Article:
Efficacy of Probiotics to Reduce Nosocomial Infection and Feeding Intolerance in Hospitalized Low Birth Weight Babies
Keywords:Probiotics, nosocomial sepsis, feeding intolerance
Background and objective: Neonatal sepsis is associated with increased mortality and morbidity of newborns. Moreover, inability to tolerate enteral feeding contributes to prolonged hospital stay and nosocomial sepsis. Probiotics confers health benefit to host by altering the gut environment. This study aimed at determining the efficacy of probiotics in reducing nosocomial sepsis and feeding intolerance in hospitalized low birth-weight infants.
Methods: A quasi experimental clinical trial to compare between newborn infants getting probiotics along with breast milk (experimental group) with those getting breast milk only (non experimental group). Study was conducted from June to December 2013 with a total of 49 newborns, weighing 1000 to 2000gm.
Results: In weight category 1000-1250 gm, 15.8% developed culture proven sepsis in probiotics/experimental group (n=9) and 10.5% in breast milk/non experimental group (n=10); p value was 0.655. Feeding intolerance was developed in 10.6% of the probiotics group and 31.5% of breast milk group, p value was not significant but the mortality was significantly lower among the probiotics group i.e., 5.3% in probiotics group Vs 42.1% in breast milk group (p 0.018). Between weight range of 1250-1500 gm, sepsis and feeding intolerance showed no significant differences (p value 0.305 & 0.305 respectively) but mortality differed significantly (0% probiotics group Vs 20% breast milk group; p 0.043). In weight range 1500-2000 gm, the result was not statistically significant for sepsis (p value 0.292), feeding intolerance (p value 0.292) and mortality (p value 0.292). Mortality was significantly lower in two weight categories (1000-1250 gm & 1250-1500 gm) and hence the overall result showed significant difference in the statistical analysis (p value 0.001).There were no differences either in nosocomial sepsis or feeding intolerance between the probiotics group and the breast milk group.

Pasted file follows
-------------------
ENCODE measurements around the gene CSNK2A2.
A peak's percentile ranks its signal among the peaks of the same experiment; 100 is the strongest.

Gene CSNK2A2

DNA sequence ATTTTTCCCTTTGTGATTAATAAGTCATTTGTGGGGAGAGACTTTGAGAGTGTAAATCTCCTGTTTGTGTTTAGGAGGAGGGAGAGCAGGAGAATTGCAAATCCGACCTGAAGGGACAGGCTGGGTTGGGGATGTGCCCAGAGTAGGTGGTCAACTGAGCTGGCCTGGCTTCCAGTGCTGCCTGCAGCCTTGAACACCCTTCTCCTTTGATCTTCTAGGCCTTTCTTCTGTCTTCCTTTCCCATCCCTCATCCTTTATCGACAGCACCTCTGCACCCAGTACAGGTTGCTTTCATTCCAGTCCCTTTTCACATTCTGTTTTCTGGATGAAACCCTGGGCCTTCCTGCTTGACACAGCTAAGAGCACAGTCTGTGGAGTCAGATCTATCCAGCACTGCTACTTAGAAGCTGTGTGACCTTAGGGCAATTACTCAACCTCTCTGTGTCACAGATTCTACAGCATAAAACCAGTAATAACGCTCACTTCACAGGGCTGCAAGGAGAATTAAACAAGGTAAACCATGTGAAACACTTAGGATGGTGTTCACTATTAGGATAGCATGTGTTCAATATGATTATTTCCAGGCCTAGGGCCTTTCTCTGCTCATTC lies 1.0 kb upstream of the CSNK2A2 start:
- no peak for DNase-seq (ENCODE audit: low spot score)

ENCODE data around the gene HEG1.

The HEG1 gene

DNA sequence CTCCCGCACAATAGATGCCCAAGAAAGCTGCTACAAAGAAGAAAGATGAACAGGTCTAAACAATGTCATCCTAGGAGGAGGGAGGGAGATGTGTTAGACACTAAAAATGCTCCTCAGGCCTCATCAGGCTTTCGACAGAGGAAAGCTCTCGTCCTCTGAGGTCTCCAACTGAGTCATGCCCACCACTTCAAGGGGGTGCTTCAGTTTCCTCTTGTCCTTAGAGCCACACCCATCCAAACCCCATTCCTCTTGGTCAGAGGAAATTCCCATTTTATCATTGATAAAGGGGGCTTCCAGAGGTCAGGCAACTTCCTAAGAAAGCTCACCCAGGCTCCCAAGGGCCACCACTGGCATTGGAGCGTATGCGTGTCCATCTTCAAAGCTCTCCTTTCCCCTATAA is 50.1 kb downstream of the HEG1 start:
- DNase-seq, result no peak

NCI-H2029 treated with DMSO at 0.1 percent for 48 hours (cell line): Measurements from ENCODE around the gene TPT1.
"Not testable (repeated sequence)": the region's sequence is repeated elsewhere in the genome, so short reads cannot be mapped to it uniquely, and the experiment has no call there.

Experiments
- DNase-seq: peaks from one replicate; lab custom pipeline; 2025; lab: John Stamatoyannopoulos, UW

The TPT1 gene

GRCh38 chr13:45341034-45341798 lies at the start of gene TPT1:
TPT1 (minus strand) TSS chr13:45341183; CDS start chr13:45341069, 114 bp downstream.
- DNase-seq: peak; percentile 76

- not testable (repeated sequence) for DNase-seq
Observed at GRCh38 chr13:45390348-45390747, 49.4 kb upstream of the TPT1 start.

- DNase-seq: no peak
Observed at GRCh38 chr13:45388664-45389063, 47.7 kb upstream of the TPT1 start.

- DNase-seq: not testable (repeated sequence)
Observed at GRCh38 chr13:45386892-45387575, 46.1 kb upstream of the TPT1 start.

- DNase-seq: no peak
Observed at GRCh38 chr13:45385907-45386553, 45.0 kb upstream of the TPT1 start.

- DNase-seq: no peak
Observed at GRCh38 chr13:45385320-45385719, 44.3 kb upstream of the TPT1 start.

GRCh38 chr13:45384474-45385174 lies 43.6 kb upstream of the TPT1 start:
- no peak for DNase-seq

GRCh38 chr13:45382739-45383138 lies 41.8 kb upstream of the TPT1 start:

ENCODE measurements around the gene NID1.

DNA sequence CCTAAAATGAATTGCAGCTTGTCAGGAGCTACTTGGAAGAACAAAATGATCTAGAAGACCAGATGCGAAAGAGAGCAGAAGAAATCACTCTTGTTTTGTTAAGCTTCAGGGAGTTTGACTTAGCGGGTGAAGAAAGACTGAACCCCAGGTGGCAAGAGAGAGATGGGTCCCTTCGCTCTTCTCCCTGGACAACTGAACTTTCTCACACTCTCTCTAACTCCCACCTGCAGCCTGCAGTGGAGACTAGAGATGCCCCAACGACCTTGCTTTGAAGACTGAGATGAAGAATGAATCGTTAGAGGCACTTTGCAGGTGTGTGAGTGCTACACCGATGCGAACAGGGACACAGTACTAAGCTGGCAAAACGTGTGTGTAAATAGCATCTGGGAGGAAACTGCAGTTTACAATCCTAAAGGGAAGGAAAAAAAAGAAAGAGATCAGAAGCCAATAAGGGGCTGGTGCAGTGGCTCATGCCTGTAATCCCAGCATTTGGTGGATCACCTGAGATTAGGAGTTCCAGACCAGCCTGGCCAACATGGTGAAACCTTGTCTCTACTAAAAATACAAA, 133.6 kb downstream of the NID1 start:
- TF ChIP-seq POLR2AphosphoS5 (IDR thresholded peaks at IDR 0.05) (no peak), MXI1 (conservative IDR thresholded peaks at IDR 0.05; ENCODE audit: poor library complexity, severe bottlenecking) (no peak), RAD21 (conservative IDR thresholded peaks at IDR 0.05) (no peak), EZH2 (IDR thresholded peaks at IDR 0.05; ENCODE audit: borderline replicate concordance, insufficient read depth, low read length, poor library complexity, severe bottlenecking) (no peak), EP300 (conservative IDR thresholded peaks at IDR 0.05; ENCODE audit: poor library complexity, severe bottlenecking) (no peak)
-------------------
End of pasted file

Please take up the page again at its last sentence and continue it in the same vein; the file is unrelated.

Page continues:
Conclusion: Probiotics does not have any impact in reducing nosocomial infection and feeding intolerance but the use of probiotics seems to reduce mortality especially in the lower weight category.
J Bangladesh Coll Phys Surg 2018; 36(2): 48-52
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